- Live Review
- 29 Jun 22
We also run the rule over Christina Aguilera, Metronomy, Franz Ferdinand, Temples, Supergrass, Spanish superstar C. Tangana and introduce you to our new favourite band, Rigoberta Bandini (pictured).
Ladies and gentlemen, meet my new favourite band. They're called Rigoberta Bandini, they're from Barcelona and variously manage to sound like the Pet Shop Boys, Peaches, Celine Dion and Pussy Riot. I'll give you a moment to take all that in... One of their songs is a homage to Julio Iglesias, another (‘Fiesta’) borrows shamelessly from the Bee Gees' 'Tragedy' and their biggest hit to date (‘Ay Mamá) sounds like Fatboy Slim having a crack at the Eurovision.
Their two singers are both nudging towards thirty but appear to still be wearing their school skirts while their male bandmates exude a weird sort of computer nerd cool.
Add in some bonkers dancers dressed in white leotards, a Keystone Kops-style chase round the stage and a spot of boob flashing – I averted my gaze, obviously – and I haven't had as much fun at a festival in ages.
The musical knees up in question is Mallorca Live, which traditionally kicks off with the best of what Spain has to offer along with a few big international bands like Editors who sound particularly Editors-y tonight. Which is both a criticism and a compliment.
The musical action each day doesn’t start until six o’clock, which is just as well as earlier it was 35 degrees here in Calviá in Magaluf, which handily has a mile-long beach to wallow on whilst the temperatures soar.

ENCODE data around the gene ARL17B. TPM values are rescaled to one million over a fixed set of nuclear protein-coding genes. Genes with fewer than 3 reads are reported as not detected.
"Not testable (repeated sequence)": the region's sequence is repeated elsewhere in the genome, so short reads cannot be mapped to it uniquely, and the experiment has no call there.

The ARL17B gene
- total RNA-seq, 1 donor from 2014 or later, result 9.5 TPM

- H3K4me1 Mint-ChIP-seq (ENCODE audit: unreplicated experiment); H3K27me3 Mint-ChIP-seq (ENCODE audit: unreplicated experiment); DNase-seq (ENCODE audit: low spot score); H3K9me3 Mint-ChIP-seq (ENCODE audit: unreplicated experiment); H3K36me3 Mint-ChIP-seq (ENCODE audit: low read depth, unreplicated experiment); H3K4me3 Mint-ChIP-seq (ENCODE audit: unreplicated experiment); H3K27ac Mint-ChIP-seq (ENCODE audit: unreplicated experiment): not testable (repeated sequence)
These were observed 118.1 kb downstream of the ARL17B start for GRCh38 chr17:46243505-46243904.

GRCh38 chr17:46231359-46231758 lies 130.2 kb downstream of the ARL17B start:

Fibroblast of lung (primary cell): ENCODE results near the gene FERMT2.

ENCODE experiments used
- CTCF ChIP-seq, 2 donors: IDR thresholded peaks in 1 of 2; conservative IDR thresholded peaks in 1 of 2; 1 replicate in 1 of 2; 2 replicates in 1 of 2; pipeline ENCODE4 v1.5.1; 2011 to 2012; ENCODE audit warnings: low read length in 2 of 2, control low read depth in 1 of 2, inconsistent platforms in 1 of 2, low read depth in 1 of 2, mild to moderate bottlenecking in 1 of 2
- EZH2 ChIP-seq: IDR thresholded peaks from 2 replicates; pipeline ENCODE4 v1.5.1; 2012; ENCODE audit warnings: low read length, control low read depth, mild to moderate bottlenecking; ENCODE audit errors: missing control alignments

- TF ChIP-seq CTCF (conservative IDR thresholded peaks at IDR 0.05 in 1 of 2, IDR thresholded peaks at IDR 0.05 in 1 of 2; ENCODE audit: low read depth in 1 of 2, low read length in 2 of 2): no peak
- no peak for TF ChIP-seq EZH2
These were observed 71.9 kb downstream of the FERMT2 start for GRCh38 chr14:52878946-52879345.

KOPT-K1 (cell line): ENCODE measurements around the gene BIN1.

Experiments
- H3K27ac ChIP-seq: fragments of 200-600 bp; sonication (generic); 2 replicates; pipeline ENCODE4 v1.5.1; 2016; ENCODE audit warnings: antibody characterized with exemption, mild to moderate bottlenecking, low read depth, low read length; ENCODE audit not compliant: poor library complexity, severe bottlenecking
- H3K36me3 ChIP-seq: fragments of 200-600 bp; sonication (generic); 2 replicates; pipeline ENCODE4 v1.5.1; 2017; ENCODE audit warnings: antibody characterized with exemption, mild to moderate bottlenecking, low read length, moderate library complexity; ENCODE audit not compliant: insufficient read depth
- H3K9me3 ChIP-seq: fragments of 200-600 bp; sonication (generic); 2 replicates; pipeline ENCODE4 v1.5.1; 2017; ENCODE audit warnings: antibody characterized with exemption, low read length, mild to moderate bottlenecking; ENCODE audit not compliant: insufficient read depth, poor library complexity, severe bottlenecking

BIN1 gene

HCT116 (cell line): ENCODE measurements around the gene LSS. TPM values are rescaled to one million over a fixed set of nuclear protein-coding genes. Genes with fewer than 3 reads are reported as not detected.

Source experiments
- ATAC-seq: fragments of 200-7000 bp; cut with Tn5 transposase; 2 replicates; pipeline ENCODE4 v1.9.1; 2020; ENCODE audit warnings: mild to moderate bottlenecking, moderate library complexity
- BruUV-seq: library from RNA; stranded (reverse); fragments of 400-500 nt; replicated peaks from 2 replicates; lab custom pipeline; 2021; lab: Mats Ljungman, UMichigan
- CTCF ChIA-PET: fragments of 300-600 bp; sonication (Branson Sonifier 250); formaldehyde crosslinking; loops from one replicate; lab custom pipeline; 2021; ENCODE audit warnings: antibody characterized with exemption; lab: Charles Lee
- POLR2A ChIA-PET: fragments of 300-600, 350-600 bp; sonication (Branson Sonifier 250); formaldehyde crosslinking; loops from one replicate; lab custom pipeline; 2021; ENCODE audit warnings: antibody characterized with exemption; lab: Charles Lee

There are five main stages and loads of little ones, a crowd of around 30,000 seriously up-for-it islanders and visitors and a Venezuelan arepa joint down the back serving the Food of the Gods. The Estrella Damn beer is as chilled as the security, and the decommissioned Antiguo Aquapark site being just a ten minute walk back into town seals the deal.
As ecstatically as Rigoberta Bandini are received, they’re mere curtain-raisers for tonight's headliner C. Tangana who thanks to a couple of celebrity romances is as prominent in Spanish tabloids as he is the Spanish charts.
Controversy – planned, I suspect – was also sparked last year when the Madrid superstar filmed a steamy video for ‘Ateo’ in a cathedral. The Bishop, who obviously didn't see the story board beforehand, was appalled and C. Tangana’s sales skyrocketed.
I'm not entirely sure how to describe the 31-year-old's oeuvre – pop rap with reggaeton and traditional flamenco and rumba flourishes, perhaps. Oh, and shit loads of auto-tune, which judging by when it's occasionally switched off he really doesn't need.
Joined by at least twenty other musicians and singers, the grandiose stage set looks a bit like Rick's Café from Casablanca. Sat around – and occasionally standing on – tables with drinks and cigarettes in hand, they proceed to jam out such mega Spanish hits as ‘Ingobernable’ and ‘Tú Me Dejaste De Querer’.